Shaifulbahri Mohamad (Shai) is my good friend in the arts scene. He has encouraged and inspired me a lot in my work — providing me with ideas and connecting me with good people who have supplied me with resources to create. I was an annoying member in the audience of a show he produced and directed, but we quickly became friends after exchanging opinions about interactive elements in the show and theatrical experiences in general.
Shai is always on the move. We often talked about meeting over teh, but only managed to make it happen once or twice. Every time we met, he would share about the one million projects he's working on, including one that focuses on Tampines, the place where he grew up. Now that he's back in Singapore again to stage this important work about his own story, I must seize this opportunity to ask him some questions before he flies to another corner of the world after the show concludes.
1. Tampines Boy is an evolution of Last of Their Generation, staged six years ago at the Edinburgh Festival Fringe. Back then, did you foresee you would continue developing the work to its current form? What are the things that you did not finish saying or doing in Last and are completing now in Tampines?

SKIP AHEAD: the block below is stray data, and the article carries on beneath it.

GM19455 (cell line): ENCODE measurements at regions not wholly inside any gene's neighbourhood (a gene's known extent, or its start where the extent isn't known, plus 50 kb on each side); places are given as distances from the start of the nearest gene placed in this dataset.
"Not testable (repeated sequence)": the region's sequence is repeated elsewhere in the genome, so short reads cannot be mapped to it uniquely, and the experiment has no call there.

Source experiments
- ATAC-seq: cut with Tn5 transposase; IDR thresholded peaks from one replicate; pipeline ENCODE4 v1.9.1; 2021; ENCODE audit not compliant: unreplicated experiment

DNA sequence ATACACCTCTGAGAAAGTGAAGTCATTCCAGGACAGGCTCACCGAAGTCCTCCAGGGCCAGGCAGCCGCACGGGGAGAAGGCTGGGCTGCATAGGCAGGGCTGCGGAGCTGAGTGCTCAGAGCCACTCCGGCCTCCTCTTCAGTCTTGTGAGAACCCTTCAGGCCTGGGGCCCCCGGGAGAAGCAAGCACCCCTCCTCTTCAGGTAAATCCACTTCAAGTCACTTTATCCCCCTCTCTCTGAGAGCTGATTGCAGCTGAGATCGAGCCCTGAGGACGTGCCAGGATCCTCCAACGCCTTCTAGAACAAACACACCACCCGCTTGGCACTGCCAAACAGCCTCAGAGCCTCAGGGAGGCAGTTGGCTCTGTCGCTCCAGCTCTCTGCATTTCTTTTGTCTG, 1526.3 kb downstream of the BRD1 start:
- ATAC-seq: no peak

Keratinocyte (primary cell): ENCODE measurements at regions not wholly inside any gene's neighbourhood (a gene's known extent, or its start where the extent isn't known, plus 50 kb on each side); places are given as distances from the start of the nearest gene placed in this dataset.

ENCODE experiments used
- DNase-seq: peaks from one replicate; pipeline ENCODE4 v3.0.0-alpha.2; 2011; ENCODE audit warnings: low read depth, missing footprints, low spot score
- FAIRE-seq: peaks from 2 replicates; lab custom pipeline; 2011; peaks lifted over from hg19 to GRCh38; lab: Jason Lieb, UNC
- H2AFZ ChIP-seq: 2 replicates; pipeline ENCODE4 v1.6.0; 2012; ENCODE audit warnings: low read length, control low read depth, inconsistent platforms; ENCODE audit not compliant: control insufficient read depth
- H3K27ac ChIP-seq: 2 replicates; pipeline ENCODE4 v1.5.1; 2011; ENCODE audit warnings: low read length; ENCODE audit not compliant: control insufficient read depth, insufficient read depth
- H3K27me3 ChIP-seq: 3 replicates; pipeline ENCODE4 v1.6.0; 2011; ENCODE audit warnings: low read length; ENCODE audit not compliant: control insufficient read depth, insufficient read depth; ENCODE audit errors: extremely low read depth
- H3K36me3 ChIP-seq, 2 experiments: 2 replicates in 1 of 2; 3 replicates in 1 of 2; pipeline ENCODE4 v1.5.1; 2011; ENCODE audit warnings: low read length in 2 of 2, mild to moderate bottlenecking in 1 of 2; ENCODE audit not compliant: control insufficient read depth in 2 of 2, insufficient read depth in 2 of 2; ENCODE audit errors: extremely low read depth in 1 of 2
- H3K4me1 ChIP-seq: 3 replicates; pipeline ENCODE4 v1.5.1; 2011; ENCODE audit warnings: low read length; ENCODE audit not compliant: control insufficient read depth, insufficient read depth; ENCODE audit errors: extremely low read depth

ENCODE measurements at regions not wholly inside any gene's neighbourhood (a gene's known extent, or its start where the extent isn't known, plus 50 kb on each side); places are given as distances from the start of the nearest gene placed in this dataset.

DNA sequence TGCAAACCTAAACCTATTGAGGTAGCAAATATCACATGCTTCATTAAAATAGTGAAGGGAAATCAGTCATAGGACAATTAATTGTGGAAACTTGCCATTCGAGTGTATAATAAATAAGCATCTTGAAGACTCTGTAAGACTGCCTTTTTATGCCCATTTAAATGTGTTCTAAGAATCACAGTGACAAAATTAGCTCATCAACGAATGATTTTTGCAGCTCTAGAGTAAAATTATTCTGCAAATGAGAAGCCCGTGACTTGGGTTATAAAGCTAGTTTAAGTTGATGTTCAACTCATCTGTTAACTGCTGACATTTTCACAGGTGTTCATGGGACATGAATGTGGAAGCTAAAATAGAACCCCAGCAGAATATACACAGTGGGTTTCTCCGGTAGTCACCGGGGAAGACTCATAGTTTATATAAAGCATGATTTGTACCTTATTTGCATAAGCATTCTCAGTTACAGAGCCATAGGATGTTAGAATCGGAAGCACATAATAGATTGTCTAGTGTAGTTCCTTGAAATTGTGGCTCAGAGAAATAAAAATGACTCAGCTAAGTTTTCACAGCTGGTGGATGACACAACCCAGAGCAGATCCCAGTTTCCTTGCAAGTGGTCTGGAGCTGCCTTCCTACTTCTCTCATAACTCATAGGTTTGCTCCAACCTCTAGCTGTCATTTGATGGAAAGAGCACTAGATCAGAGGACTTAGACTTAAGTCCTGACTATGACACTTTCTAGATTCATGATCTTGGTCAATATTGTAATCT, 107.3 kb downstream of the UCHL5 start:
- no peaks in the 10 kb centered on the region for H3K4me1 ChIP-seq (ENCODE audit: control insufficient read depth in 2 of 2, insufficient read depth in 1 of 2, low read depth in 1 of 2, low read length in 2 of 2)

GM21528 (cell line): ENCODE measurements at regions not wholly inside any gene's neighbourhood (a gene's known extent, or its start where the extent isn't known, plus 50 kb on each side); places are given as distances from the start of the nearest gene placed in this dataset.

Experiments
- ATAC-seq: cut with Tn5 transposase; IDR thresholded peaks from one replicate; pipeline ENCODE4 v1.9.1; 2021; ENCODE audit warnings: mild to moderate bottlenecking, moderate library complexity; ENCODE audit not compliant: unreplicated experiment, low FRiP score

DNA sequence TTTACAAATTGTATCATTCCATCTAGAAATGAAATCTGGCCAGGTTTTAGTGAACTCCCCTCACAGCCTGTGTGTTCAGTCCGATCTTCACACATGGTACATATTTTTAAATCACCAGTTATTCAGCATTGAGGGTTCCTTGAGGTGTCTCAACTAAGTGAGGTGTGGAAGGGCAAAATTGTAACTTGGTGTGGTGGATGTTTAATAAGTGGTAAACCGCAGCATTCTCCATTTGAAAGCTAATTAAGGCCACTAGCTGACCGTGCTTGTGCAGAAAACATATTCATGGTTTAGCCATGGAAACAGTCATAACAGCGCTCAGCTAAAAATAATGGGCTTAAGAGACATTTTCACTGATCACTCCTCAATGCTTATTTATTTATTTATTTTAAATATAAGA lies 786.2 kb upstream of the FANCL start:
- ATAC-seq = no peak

The goal was to always bring Last of Their Generation back to Singapore. It's just taken us six years to get here. Naturally, it wasn't as straightforward to just transplant the work but the opportunity also presented itself for the work to evolve with distance and time. Where I am right now and where I was then... things have changed... so I suppose it isn't necessarily about not finishing saying anything but rather, how both what I want to say and how else we can present a work evolved over time.